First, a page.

Oscar Brenifier: "Do not answer the questions of children, unless they first propose themselves an initial hypothesis, or different ones. Teach them to be autonomous, instead of mere consumers."

Oscar Brenifier, holds a Bachelor of biology degree (University of Ottawa) and a PhD in Philosophy (Paris IV – Sorbonne). For many years, in France as well as in the rest of the world, he has been working on the concept of ‘philosophical practice’, both from a theoretical and practical viewpoint. He is one of the main promoters of the project of philosophy in the city, organizing philosophy workshops for children and adults and philosophy cafés, working as a philosophy consultant, etc. He has published about fifty books in this domain, including the ‘Philozenfants’ series (Editions Nathan), which has been translated into over thirty-five languages. He founded the Institut de Pratiques Philosophiques (Institute of philosophical practice), to train practical philosophers and organize philosophy workshops in various places: schools, old people’s homes, prisons, social centers,organizations, etc. He is one of the authors of the UNESCO report: “Philosophy, a school of freedom”.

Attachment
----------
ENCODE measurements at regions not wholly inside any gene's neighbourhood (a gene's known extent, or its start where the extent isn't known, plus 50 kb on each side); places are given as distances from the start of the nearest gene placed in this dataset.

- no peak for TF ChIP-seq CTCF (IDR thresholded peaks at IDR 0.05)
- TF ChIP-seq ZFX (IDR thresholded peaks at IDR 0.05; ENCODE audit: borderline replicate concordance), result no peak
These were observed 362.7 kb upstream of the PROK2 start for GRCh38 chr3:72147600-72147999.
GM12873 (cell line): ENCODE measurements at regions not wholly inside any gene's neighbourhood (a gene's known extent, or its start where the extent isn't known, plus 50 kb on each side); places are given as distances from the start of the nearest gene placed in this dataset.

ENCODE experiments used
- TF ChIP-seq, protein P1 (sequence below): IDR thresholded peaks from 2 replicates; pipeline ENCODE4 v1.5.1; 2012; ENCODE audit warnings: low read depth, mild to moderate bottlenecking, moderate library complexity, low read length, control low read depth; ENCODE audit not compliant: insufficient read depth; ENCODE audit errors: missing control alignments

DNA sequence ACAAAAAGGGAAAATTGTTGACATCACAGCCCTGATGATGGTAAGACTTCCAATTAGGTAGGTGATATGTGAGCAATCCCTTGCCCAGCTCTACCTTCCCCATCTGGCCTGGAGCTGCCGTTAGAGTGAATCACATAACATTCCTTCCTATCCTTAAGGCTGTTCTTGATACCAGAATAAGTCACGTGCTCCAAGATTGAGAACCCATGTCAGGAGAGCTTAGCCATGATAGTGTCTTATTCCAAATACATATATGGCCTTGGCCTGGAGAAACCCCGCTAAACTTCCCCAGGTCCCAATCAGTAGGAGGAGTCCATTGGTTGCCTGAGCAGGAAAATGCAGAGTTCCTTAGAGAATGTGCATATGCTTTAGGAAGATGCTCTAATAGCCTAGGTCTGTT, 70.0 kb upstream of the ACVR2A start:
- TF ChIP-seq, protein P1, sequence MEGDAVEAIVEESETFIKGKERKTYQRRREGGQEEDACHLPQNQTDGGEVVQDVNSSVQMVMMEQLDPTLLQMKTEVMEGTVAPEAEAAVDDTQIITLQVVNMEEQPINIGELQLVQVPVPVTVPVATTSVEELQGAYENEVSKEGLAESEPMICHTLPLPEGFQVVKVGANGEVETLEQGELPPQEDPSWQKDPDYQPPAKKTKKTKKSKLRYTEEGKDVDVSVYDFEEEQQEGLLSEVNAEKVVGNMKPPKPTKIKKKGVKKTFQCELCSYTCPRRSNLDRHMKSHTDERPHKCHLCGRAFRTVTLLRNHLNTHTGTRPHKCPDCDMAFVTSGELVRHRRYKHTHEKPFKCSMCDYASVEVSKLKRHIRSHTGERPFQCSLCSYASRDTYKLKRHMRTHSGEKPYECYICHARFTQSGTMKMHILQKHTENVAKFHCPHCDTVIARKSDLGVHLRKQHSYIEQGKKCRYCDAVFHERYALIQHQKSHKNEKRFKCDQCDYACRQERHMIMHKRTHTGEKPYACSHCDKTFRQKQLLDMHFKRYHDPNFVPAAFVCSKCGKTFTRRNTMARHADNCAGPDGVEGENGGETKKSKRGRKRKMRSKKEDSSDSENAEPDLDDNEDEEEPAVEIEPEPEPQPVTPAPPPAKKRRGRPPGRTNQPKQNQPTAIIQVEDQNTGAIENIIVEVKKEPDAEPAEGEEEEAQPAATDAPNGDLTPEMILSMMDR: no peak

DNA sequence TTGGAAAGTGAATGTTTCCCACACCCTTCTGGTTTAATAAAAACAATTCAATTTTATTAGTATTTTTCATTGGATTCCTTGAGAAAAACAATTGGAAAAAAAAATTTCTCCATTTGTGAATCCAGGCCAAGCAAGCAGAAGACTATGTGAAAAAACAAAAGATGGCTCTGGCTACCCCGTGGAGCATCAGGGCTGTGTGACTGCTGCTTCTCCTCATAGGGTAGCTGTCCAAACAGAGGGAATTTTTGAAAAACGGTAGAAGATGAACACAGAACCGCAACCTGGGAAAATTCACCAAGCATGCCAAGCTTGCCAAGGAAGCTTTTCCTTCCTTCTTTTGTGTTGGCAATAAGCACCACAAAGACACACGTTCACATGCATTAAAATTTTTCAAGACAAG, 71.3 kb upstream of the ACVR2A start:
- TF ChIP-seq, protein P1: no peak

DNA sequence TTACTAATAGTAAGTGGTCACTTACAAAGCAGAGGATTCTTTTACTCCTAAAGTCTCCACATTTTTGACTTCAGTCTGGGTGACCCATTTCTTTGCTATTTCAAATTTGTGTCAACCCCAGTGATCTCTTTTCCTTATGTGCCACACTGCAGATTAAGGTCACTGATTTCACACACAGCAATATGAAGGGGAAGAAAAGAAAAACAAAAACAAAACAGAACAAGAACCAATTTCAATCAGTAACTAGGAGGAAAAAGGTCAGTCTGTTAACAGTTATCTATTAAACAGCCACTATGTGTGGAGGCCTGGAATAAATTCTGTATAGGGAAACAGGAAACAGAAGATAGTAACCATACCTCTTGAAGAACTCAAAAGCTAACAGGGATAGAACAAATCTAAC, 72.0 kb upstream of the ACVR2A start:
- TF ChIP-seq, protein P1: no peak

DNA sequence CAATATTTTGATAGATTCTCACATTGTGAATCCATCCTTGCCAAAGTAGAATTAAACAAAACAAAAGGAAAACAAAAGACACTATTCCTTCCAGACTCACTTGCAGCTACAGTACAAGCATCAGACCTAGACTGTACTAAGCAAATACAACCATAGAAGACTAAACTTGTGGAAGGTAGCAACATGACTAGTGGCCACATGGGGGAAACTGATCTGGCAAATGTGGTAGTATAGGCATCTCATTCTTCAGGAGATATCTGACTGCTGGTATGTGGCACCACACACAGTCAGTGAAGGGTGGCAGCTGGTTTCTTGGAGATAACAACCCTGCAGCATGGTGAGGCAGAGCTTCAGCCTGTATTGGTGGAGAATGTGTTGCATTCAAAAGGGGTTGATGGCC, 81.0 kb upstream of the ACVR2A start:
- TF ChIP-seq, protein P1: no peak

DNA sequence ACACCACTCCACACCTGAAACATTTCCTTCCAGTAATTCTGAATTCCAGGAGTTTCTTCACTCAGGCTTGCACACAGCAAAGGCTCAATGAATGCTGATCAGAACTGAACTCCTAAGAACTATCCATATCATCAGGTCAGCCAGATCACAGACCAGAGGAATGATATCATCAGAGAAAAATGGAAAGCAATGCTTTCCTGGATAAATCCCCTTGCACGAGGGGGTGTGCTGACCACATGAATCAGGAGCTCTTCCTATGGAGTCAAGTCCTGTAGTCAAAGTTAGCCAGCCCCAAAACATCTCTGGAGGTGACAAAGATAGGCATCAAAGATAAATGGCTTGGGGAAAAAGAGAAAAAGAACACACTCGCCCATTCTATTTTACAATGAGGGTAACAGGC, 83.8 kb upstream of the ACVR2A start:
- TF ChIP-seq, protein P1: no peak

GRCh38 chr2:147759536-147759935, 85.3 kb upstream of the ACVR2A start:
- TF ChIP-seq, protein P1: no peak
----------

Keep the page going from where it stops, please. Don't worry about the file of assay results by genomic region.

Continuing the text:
At the Institut de Pratiques Philosophiques' website there are free books that you can download.

 

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Can you recall the first time you heard about philosophy for children (p4c)?

I vaguely remember: I was still young at the  time. It  was when I proposed to an  elementary school to hold a philosophy workshop with the children . Until then I was primarily doing workshop with adults. But when later on I heard the coined expression “P4C”, I noticed it often had little to do with philosophy.